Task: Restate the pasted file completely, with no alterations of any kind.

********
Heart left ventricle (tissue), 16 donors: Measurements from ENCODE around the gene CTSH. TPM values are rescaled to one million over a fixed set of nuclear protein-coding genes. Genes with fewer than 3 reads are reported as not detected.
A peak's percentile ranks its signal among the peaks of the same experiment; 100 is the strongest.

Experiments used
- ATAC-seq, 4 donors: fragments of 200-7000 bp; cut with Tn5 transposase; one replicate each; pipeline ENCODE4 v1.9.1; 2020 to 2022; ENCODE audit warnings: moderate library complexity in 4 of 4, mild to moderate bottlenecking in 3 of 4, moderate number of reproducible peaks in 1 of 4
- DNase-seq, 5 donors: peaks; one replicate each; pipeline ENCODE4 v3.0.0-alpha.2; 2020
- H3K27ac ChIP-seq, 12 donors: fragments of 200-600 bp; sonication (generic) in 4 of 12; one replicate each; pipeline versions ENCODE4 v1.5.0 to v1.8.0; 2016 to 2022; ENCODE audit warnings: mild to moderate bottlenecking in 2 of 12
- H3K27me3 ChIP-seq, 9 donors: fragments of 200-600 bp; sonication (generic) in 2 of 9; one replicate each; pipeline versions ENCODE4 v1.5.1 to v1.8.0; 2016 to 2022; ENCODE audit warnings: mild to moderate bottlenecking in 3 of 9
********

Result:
Heart left ventricle (tissue), 16 donors: Measurements from ENCODE around the gene CTSH. TPM values are rescaled to one million over a fixed set of nuclear protein-coding genes. Genes with fewer than 3 reads are reported as not detected.
A peak's percentile ranks its signal among the peaks of the same experiment; 100 is the strongest.

Experiments used
- ATAC-seq, 4 donors: fragments of 200-7000 bp; cut with Tn5 transposase; one replicate each; pipeline ENCODE4 v1.9.1; 2020 to 2022; ENCODE audit warnings: moderate library complexity in 4 of 4, mild to moderate bottlenecking in 3 of 4, moderate number of reproducible peaks in 1 of 4
- DNase-seq, 5 donors: peaks; one replicate each; pipeline ENCODE4 v3.0.0-alpha.2; 2020
- H3K27ac ChIP-seq, 12 donors: fragments of 200-600 bp; sonication (generic) in 4 of 12; one replicate each; pipeline versions ENCODE4 v1.5.0 to v1.8.0; 2016 to 2022; ENCODE audit warnings: mild to moderate bottlenecking in 2 of 12
- H3K27me3 ChIP-seq, 9 donors: fragments of 200-600 bp; sonication (generic) in 2 of 9; one replicate each; pipeline versions ENCODE4 v1.5.1 to v1.8.0; 2016 to 2022; ENCODE audit warnings: mild to moderate bottlenecking in 3 of 9